Casey Stoney column: My incredible journey to the top
England and Lincoln Ladies captain Casey Stoney will be writing regular columns for the BBC website during the coming season.
The 2013 campaign promises to be an exciting and important one for women's football, with England set to participate in Euro 2013 as well as the third season of the FA Women's Super League, which starts in April.
The tough road to the top
The women's game became semi-professional two seasons ago so I'm financially better off than I ever have been, but it has been a rocky road to get here.
When I started my career at Arsenal Ladies in 1999, I used to do the laundry to help me earn a living. That meant I was washing Dennis Bergkamp's underwear when he did a double training session.
At Charlton Ladies, we won the FA Cup and the Premier League Cup but our team was axed in 2007 after the men's team were relegated from the Premier League.
When I was employed as a coach at the David Beckham Academy, I used to get up at 4.30am to train before work and I had to use all my holidays to play at the 2007 World Cup for England.
And then when I played at Chelsea, despite the club's riches, it felt like the ladies' team were bottom of the pile.
One episode summed it up when John Terry stepped in to pay for our tracksuits because the club would only give us the hand-me-downs from one of the academy teams.
That did us the world of good, but that situation told me Chelsea didn't take women's football seriously enough.
Then the club said during the 2009 European Championship that they wanted me to be player-manager. I did my best but, at 27, I wasn't ready for that. So, eventually, I left for Lincoln in 2011, where I am captain and where I feel happy.
The best season of my life?
Last year was quite simply the best season of my life; I became England captain, took part in the Olympics and was named the Football Association's international player of the year.
It made me feel like all the hard work had paid off.
I remember waking up the day after we beat Brazil in front of 70,000 fans at Wembley and asking my Great Britain team-mates if it was real. It all felt like a dream that you didn't want to end.
But it wasn't all joy and happiness. Three days after the win over Brazil our campaign came to a crashing halt when we lost to Canada in the quarter-finals.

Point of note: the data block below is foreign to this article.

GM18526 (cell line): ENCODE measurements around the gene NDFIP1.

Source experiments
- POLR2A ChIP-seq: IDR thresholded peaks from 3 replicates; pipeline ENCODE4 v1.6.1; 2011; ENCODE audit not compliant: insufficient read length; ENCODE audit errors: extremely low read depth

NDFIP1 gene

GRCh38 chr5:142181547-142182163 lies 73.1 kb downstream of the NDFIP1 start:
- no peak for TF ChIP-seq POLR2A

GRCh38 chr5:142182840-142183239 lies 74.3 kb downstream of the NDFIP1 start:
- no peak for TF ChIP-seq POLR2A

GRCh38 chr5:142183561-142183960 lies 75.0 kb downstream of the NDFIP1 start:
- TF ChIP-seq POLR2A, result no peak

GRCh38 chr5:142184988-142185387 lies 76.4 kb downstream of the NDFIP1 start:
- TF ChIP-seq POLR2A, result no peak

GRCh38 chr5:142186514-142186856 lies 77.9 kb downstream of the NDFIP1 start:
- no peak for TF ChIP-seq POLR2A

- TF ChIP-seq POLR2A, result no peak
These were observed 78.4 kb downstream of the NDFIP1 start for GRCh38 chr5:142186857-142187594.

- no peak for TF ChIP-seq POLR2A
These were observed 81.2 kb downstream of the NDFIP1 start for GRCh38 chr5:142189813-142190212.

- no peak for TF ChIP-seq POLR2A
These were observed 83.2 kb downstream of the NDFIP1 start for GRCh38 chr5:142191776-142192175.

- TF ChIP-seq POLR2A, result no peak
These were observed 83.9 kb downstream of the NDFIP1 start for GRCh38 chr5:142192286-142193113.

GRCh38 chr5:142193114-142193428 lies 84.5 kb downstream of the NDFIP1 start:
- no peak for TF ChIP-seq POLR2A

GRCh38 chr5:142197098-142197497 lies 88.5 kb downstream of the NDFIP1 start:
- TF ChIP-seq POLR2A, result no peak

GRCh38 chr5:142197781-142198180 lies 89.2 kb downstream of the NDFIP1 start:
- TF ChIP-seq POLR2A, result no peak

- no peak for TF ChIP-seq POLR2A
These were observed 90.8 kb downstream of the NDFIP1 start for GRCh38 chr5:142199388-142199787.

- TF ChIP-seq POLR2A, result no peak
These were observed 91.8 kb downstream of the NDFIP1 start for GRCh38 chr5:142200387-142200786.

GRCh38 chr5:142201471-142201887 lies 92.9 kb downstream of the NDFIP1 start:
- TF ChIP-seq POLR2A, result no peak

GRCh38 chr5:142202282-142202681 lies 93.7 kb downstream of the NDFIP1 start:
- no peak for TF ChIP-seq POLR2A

Over the course of the season, you will find that I'm not very good at losing. My family say they will only play board games with me so long as I don't sulk! And when I was playing my god-daughter at table tennis recently, I had to change the rules from winner-stays-on, so I could leave the table. It's ridiculous really.
But in the Olympics it went to another level. I didn't think the loss to Canada would affect me so much but I was convinced we could get to a medal match, maybe even win gold.
After the match, I was so gutted that I couldn't return to the Olympic Village so I drove straight home to Lincoln, sat on the sofa and cried and cried. I couldn't even watch the Olympics on TV.
Everyone in the nation was watching the best day of the Olympics on Super Saturday but I was sat there watching Family Fortunes instead. I just couldn't turn over.
The next day I drove straight to France for 12 days to get my head clear. It was almost like a hibernation period and it got me back on track, thankfully.
Bouncing back from rock bottom
Until that defeat at the Olympics, my lowest ebb had come when I wasn't picked for the 2005 European Championship in England.
I nearly quit international football because of it but, looking back, it has served as a catalyst. Sometimes you have to hit rock bottom to climb your way out of it and it gave me more determination than ever to fight my way back into the team.
I've always been quite driven, sometimes too driven; it is quite an internal thing with me.
When I was about six, my mum and dad divorced. Mum was left to bring up my brother and me, and even though she had three jobs, we struggled financially. My home life wasn't great so I just focused my energy on football.
I just loved playing. It was 90 minutes where I didn't have to think about anything else. Even now, if I've had a rubbish day I will go out for a run and always feel better.
When we moved to London, my mum made me join a boys' team and I dreaded it. In the first match I don't think I touched the ball for the first half hour but then decided to get the ball off one of my team-mates and off I went on a mazy run.
I absolutely loved it and that season I won players' player of the season, which is still a massive highlight for me.
At 12, I joined Chelsea for the first time and although most of my family support them, I had no regrets about leaving Chelsea for Lincoln in 2011.
Despite being offered more money to play in Germany or the United States, I want to try to help the game in England grow. I've also been offered more money at other Women's Super League teams but if I'm in a club, I'm in a club for the right reasons.
I want Lincoln Ladies to be the best club it can be and even if I were offered more money elsewhere I'd rather stay where I'm happy and comfortable.
It's not all about the money; it's where you feel right and I feel right at Lincoln.
Casey Stoney was talking to BBC Sport's Alistair Magowan.